Mulla Sadra’s epistemology is closely bound up with his metaphysics as well, and produces a number of important insights that enable him to move beyond the impasses of previous philosophers. One of these is his retrieval of the Avicennan notion of intuition, and his corresponding critique of the Peripatetics’ emphasis on abstraction (tajarrud), that is, the act of grasping intelligibles by mentally extricating or disentangling them from the concrete particulars in which they are embedded. On Mulla Sadra’s view, this is a rather paltry, anemic kind of knowing, which by its very nature cannot capture the true reality of the object of knowledge. Instead, he conceives of true objects of knowledge as something more akin to self-intellecting Platonic Forms. The more the human intellect comes to know these intellgibles, the more intense and perfect it becomes, until it unifies with the active intellect itself. On this point, Mulla Sadra differs from both Ibn Sina and al-Suhrawardi in positing the unification of the intellect and the intelligibles (ittihad al-‘aqil wa al-ma‘qul), whereas the most his mashsha’i and ishraqi predecessors would have admitted is their conjunction (ittisal). This leads him to privilege the Illuminationist idea of knowledge by presence (al-‘ilm alhuduri) over the kind of propositional knowledge typically valorized by the Peripatetics (i.e. ‘knowledge by representation’ [al-‘ilm al-irtisami]). Building upon Ibn Sina’s ‘floating man’ argument, al-Suhrawardi’s idea of self-luminosity or immediate non-discursive reflexive awareness of one’s own existence as the paradigmatic case of knowledge, and the general sense of existence (wujud) as comprising both ‘being’ and ‘finding’, Mulla Sadra argues for the ultimate unity of knowledge and existence.
   Mulla Sadra’s single most important work is the multivolume Transcendent Wisdom Concerning the Four Intellectual Journeys (al-Hikma al-muta‘aliya fi al-asfar al-‘aqliyya al-arba‘a), usually just referred to as The Journeys (al-Asfar). He also wrote a sprawling (albeit incomplete) philosophical commentary on the Qur’an which synthesizes Ibn al-‘Arabi’s Sufi symbolic-esoteric reading, the Shi‘ite Imam Ja‘far al-Sadiq’s interpretations of Qur’an and hadith, insights from Fakhr al-Din al- Razi’s Sunni Ash‘arite theology and al-Tusi’s Twelver Shi‘ite theology, and al-Farabi and Ibn Sina’s Peripatetic interpretation of scripture. Among Mulla Sadra’s influential shorter philosophical works, three have been translated into English: The Wisdom of the Throne (Hikmat al-‘arshiyya), The Book of [Metaphysical] Penetrations (Kitab al-Masha’ir) and The Elixir of the Gnostics (Iksir al-‘arifin). Mulla Sadra’s works are particularly remarkable for the clarity and eloquence of expression, much more so, say, than those of his teacher Mir Damad. Unfortunately, this caused him problems with some of the religious authorities of seventeenth-century Safavid Persia. He was harassed, persecuted and forced into exile for his allegedly blasphemous conclusions by the Akhbaris, literalists who might be thought of as the Shi‘ite version of the Sunni Hanbalites. Indeed, despite the recognition and support Mulla Sadra garnered from less anti-intellectual quarters and the considerable number of students he attracted, his influence was relatively minor, at least initially. It was only in the nineteenth century that the Master’s ‘transcendent wisdom’ was fully appreciated and codified. Among his intellectual progeny may be counted Mulla ‘Abdullah Zunuzi, al- Sabzawari, Muhammad Rida Qumsha’i, Mirza Mahdi Ashtiyani and the twentieth-century thinker, Muhammad Husayn Tabataba’i.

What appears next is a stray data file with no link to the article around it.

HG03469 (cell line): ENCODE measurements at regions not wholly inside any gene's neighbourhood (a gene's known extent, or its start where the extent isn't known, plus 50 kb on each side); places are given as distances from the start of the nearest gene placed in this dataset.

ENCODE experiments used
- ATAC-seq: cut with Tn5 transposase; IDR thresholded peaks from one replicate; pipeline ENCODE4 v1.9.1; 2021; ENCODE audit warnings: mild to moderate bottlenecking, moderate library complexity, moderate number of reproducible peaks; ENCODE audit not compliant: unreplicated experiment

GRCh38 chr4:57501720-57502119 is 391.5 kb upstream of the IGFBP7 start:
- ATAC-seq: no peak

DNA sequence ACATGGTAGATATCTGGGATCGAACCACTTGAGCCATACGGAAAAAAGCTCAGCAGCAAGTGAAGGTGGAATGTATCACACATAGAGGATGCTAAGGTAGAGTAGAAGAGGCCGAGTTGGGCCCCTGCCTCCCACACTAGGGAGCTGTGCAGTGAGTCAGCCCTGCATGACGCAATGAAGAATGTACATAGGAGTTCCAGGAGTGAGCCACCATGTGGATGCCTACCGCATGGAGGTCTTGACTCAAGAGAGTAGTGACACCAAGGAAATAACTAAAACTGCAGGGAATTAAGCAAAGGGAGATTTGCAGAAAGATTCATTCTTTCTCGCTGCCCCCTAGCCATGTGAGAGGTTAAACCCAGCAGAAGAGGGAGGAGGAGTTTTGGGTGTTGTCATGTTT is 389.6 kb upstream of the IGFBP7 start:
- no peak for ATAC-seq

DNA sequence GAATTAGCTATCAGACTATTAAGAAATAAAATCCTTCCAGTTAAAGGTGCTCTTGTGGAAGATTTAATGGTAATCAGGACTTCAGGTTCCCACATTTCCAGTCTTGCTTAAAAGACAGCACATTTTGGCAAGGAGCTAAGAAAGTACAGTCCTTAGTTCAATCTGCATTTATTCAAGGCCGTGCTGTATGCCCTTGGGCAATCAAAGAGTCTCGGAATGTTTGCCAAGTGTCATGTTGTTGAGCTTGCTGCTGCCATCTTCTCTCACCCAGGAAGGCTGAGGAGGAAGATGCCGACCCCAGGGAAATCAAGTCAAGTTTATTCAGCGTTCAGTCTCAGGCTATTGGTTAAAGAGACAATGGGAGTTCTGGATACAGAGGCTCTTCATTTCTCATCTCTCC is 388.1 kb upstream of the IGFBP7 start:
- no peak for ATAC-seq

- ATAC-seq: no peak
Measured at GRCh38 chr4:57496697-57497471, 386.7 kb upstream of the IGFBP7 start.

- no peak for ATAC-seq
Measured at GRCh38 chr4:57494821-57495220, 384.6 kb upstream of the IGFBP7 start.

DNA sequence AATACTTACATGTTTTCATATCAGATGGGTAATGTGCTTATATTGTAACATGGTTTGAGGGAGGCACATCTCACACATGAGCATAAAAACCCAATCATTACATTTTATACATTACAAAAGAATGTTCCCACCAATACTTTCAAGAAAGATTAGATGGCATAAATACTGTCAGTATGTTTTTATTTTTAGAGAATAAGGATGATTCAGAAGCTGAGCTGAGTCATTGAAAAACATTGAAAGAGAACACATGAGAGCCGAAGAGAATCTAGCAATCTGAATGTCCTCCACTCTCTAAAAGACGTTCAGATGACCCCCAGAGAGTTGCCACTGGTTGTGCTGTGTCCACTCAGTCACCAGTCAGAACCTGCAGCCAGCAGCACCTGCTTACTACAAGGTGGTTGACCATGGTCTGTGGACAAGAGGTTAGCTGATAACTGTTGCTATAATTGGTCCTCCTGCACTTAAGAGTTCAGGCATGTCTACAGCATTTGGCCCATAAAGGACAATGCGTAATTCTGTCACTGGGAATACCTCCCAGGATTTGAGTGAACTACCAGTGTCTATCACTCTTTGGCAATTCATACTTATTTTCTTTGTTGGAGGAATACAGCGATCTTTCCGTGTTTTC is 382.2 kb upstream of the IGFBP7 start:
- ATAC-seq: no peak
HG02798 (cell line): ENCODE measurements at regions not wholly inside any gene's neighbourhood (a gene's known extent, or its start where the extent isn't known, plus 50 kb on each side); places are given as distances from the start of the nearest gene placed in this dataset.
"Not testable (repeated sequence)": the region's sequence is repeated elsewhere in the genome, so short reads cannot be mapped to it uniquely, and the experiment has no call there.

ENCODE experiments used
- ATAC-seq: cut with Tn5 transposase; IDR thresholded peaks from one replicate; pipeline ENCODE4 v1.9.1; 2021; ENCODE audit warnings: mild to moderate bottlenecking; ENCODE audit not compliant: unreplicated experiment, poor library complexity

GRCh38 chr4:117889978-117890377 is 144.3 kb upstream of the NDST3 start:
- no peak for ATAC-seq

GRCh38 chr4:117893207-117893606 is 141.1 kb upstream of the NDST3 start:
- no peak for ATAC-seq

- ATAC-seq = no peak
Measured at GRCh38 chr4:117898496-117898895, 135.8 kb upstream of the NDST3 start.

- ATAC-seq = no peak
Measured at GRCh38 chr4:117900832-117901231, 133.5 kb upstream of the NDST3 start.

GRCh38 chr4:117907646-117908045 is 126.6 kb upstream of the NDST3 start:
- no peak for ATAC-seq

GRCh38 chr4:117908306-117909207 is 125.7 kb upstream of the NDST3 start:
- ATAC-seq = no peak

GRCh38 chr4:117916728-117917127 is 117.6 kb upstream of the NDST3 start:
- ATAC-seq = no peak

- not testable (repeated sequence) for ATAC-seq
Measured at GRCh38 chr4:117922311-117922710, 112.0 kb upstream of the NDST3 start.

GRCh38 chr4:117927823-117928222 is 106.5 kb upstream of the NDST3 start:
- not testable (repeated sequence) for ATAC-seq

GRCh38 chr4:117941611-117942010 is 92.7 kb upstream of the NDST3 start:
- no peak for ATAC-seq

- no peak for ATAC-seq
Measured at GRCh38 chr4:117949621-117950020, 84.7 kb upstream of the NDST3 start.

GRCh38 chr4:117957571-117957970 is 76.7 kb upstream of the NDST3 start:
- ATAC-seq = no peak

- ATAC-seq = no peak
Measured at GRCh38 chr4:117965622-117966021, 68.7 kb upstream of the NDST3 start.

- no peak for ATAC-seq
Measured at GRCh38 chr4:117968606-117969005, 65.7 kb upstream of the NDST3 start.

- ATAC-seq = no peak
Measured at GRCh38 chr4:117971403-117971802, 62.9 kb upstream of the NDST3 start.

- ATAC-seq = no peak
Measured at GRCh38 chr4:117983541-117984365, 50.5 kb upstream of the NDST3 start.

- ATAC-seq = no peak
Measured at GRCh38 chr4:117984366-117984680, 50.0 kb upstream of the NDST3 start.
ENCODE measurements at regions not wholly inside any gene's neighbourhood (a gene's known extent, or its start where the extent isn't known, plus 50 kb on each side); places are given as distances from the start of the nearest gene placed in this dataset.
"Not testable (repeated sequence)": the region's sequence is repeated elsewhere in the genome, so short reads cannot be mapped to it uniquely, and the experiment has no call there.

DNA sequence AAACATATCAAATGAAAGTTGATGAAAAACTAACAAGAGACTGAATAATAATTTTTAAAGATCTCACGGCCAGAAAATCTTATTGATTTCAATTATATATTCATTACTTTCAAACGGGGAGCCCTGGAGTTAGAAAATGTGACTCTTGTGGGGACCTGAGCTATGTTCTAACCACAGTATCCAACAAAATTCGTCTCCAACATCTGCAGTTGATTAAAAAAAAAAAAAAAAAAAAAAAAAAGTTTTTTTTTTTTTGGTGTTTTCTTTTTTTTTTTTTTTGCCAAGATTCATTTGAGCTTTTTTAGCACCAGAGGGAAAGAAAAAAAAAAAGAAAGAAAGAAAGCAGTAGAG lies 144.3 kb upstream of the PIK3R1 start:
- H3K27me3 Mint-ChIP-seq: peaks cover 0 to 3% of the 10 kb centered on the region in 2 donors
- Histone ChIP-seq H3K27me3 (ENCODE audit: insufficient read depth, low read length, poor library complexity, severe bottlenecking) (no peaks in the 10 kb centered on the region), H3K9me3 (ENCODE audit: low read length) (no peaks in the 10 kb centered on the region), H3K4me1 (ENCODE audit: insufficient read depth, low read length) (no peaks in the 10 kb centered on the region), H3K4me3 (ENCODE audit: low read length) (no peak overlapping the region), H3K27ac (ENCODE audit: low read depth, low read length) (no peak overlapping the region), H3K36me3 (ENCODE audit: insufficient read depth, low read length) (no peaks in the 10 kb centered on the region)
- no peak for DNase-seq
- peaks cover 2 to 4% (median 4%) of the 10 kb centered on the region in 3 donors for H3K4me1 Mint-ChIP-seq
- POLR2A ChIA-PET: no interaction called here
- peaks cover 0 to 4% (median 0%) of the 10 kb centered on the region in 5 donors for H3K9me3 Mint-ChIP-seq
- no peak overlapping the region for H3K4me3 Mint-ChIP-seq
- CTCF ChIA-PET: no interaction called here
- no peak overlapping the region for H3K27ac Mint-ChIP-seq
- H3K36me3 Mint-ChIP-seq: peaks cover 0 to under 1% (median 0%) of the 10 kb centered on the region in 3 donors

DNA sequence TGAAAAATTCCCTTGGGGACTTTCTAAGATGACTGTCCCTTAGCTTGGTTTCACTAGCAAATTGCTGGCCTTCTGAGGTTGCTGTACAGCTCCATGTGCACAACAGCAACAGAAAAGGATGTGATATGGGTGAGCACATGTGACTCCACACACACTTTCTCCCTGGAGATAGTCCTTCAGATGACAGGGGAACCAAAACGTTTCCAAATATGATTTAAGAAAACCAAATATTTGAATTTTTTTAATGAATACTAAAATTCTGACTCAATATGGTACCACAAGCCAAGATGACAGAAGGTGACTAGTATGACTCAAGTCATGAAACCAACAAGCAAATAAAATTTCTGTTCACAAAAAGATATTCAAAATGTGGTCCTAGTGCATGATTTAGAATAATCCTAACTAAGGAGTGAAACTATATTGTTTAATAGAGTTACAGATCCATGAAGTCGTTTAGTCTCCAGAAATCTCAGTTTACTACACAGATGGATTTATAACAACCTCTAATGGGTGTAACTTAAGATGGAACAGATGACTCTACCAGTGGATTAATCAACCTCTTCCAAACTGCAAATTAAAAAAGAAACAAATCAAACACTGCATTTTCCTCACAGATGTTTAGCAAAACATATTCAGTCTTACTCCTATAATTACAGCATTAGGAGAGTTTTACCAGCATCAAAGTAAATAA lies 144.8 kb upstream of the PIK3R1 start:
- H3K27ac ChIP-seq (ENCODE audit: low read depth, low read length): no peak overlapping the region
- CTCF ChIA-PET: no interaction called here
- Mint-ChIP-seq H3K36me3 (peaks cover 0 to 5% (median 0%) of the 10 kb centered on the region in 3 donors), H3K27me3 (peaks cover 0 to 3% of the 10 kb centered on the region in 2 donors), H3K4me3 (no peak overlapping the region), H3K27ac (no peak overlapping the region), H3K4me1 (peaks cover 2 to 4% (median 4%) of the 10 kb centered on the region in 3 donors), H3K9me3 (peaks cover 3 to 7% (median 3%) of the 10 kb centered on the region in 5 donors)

See Aristotle; epistemology; Ibn al-‘Arabi; Ibn Sina; metaphysics; Mir Damad; al-Sabzawari; Sufism; al-Suhrawardi; Twelver Shi‘ites
   Further reading: Kamal 2006; Mulla Sadra 1982, 1992, 2002; Nasr 1978, 1996, 2006; Rahman 1975

Islamic Philosophy. . 2007.